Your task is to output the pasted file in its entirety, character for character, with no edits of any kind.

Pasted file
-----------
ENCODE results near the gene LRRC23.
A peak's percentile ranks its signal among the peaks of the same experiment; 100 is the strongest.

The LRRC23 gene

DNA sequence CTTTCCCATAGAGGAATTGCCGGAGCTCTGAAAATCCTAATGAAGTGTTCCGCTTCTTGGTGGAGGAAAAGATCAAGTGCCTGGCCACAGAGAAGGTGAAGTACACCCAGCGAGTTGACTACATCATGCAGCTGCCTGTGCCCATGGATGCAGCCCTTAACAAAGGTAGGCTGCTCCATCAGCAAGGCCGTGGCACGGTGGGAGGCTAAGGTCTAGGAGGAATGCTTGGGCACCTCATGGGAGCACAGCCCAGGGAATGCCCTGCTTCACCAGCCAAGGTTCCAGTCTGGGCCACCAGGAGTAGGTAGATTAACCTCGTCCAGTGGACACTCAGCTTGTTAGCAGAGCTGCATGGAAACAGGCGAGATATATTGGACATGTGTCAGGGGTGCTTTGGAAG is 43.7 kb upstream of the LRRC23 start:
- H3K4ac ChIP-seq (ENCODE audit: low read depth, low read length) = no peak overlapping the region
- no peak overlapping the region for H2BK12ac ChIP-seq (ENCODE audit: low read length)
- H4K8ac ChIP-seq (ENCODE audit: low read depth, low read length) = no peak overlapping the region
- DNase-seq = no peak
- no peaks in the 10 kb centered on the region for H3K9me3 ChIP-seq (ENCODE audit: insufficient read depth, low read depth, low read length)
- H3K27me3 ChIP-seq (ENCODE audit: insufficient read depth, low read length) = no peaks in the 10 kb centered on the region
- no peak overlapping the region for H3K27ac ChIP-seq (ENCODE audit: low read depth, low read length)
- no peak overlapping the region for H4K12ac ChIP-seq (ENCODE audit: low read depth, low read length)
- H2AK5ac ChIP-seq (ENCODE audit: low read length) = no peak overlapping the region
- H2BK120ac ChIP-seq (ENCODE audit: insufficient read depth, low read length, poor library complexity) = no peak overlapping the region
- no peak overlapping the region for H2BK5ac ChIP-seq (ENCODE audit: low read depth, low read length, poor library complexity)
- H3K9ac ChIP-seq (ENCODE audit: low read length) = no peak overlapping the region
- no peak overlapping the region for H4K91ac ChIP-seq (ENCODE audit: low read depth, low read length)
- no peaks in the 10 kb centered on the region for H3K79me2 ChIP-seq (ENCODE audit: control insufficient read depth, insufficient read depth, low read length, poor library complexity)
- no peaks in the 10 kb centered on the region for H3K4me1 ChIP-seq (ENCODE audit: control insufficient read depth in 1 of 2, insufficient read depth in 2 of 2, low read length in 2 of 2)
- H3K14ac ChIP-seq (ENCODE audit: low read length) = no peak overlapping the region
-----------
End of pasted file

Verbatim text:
ENCODE results near the gene LRRC23.
A peak's percentile ranks its signal among the peaks of the same experiment; 100 is the strongest.

The LRRC23 gene

DNA sequence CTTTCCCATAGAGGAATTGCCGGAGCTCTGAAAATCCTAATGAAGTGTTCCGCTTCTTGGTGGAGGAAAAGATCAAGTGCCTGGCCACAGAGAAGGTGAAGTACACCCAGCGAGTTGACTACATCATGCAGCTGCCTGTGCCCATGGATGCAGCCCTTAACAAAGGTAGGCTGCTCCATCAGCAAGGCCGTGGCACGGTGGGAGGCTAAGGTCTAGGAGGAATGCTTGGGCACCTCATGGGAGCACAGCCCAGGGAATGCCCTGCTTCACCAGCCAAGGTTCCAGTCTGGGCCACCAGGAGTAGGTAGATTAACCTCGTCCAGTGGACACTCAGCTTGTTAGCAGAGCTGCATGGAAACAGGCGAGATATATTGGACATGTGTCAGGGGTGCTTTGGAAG is 43.7 kb upstream of the LRRC23 start:
- H3K4ac ChIP-seq (ENCODE audit: low read depth, low read length) = no peak overlapping the region
- no peak overlapping the region for H2BK12ac ChIP-seq (ENCODE audit: low read length)
- H4K8ac ChIP-seq (ENCODE audit: low read depth, low read length) = no peak overlapping the region
- DNase-seq = no peak
- no peaks in the 10 kb centered on the region for H3K9me3 ChIP-seq (ENCODE audit: insufficient read depth, low read depth, low read length)
- H3K27me3 ChIP-seq (ENCODE audit: insufficient read depth, low read length) = no peaks in the 10 kb centered on the region
- no peak overlapping the region for H3K27ac ChIP-seq (ENCODE audit: low read depth, low read length)
- no peak overlapping the region for H4K12ac ChIP-seq (ENCODE audit: low read depth, low read length)
- H2AK5ac ChIP-seq (ENCODE audit: low read length) = no peak overlapping the region
- H2BK120ac ChIP-seq (ENCODE audit: insufficient read depth, low read length, poor library complexity) = no peak overlapping the region
- no peak overlapping the region for H2BK5ac ChIP-seq (ENCODE audit: low read depth, low read length, poor library complexity)
- H3K9ac ChIP-seq (ENCODE audit: low read length) = no peak overlapping the region
- no peak overlapping the region for H4K91ac ChIP-seq (ENCODE audit: low read depth, low read length)
- no peaks in the 10 kb centered on the region for H3K79me2 ChIP-seq (ENCODE audit: control insufficient read depth, insufficient read depth, low read length, poor library complexity)
- no peaks in the 10 kb centered on the region for H3K4me1 ChIP-seq (ENCODE audit: control insufficient read depth in 1 of 2, insufficient read depth in 2 of 2, low read length in 2 of 2)
- H3K14ac ChIP-seq (ENCODE audit: low read length) = no peak overlapping the region